What is the significance of the usage of の in these nominals?
The latter is how I was taught to formulate this nominal form, but I came across a source that uses the first form. I'm unsure if there is nuance I am missing, or if these are just different ways of saying the same thing.
EDIT: This is from the textbook ("Basic Connections: Making Your Japanese Flow", pg. 21) which brought this to my attention:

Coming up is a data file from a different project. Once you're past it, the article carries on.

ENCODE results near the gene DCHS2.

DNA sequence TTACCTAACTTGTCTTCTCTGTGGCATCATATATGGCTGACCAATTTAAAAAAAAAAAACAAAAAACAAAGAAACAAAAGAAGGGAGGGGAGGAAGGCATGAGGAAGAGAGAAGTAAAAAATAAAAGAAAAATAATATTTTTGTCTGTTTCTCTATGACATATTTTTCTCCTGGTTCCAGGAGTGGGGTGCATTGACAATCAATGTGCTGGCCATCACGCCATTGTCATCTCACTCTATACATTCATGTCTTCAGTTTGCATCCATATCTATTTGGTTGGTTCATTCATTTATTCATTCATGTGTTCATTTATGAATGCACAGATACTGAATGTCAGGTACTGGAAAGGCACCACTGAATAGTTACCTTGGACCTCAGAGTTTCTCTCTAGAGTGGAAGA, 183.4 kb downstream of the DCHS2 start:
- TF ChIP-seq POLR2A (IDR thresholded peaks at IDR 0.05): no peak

"When の follows a noun and a particle, it is generally not translated. Note that a phrase with a particle or with a -て form is considered to be a noun phrase."
I don't know from the examples how the -て form factors into this, as it only uses から, まで and へ.